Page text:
|Yale "Brontosaurus" Mount. Credit: Ad Meskens|
In case you haven't heard, there's a chance to revive the debunked dinosaur, Brontosaurus. For the less nerdy among us (who are you? show yourselves!), the name Brontosaurus was thrown out ages ago. The dinosaur that many of us thought of as Brontosaurus was actually Apatosaurus with a head inspired by another dinosaur, Camarasaurus. But now there's a chance Brontosaurus may be an actual plausible dinosaur, apart from Apatosaurus. And Camarasaurus. And all the other -saureses.
I'm going to explain this with fruit. Stick with me, because I really think this will help.
A long time ago, nobody knew very much about fruit, but two men were hellbent on finding ALL the different kinds of fruit out there.
One of them found a strange red fruit and named it "Apple". In the meantime, his rival had found Oranges, Bananas, Peaches, and tons others. Rushing to catch up, the first man found something similar to his Apple, and noted that this fruit was green, not red. He named it a "Bapple", adding it to his total new fruit count.
Then some other fruit-hunters started looking more closely at the Apple and Bapple, and they were struck by their similarities. They suggested the Bapple might just be a type of Apple. "Call it a Granny Smith Apple", they said, "But it's still an Apple. It's not a new fruit."
Others still insisted on holding onto the name Bapple. One such person made a huge public showcase of this fruit in one of the biggest cities in the world. Even though almost every other fruit-hunter thought of the Bapple as just another type of Apple, the citizens of the world were now introduced to this green fruit under the name Bapple.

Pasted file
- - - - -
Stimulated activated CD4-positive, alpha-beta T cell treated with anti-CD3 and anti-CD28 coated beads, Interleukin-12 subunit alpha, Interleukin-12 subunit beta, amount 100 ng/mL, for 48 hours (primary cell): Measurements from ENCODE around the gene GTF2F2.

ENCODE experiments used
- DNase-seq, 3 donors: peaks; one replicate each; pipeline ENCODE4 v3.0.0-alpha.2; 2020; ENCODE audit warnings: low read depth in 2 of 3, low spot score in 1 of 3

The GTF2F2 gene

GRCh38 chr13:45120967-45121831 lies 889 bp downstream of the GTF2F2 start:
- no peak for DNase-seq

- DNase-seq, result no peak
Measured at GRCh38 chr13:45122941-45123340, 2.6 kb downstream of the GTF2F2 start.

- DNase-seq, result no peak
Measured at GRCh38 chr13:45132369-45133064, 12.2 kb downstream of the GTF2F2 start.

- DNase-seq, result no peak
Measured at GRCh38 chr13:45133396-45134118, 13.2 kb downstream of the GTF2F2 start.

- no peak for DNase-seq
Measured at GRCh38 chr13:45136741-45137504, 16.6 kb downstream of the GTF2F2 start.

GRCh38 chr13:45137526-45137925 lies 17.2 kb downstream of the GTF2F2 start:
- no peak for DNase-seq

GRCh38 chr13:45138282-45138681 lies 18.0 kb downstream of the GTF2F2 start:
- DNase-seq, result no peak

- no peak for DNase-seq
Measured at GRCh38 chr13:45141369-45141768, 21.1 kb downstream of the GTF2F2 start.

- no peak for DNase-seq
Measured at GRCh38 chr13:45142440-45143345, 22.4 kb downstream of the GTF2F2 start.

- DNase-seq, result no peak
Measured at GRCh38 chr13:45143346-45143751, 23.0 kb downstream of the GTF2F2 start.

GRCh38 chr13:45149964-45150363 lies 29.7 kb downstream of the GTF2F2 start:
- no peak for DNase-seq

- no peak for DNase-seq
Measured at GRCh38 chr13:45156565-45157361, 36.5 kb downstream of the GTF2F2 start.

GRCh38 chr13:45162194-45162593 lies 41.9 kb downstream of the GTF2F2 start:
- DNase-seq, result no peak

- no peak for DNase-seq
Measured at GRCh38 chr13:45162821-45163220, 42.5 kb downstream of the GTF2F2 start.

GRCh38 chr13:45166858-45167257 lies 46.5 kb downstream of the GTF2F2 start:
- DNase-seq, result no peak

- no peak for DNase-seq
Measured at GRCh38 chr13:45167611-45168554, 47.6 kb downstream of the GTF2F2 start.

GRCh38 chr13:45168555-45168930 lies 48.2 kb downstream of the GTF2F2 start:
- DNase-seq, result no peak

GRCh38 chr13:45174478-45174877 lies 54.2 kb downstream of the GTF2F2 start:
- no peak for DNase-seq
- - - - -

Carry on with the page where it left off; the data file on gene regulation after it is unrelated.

Bapples became hugely popular. They got on stamps, they were put in movies, and toy companies sold model Bapples by the bucketload. A century passed, and while true fruit-hunters knew that Bapple was nonsensical, the public didn't. In fact, most members of the public had never even heard of Apples. Bapples were all the rage.
Then, a modern-day team of fruit-hunters set out to learn how several kinds of fruit were related. They actually weren't that interested in the Bapple thing. Serious fruit-hunters didn't dally around with silly things like that.
But, to their surprise, after years of work and analyses, they discovered that maybe there was something to this Bapple thing after all.
Instead of finding a family tree that looked like this:
They found a tree where the Bapples were on their own branch, not mixed in with the Apples:
So if they were clustered separately, perhaps they were their own group after all!
And that's where we stand with Brontosaurus and Apatosaurus. There is a chance the name Brontosaurus now has a legitimate scientific meaning--to cluster as a group on an off-shoot branch indicates this is a separate evolutionary lineage from other long-necked dinosaurs. So...cool!
However, as always, future studies might disprove this. So don't get too excited. (...Sorry.)
Still confused? See me after class. (And bring me an apple, because now I'm really craving one.)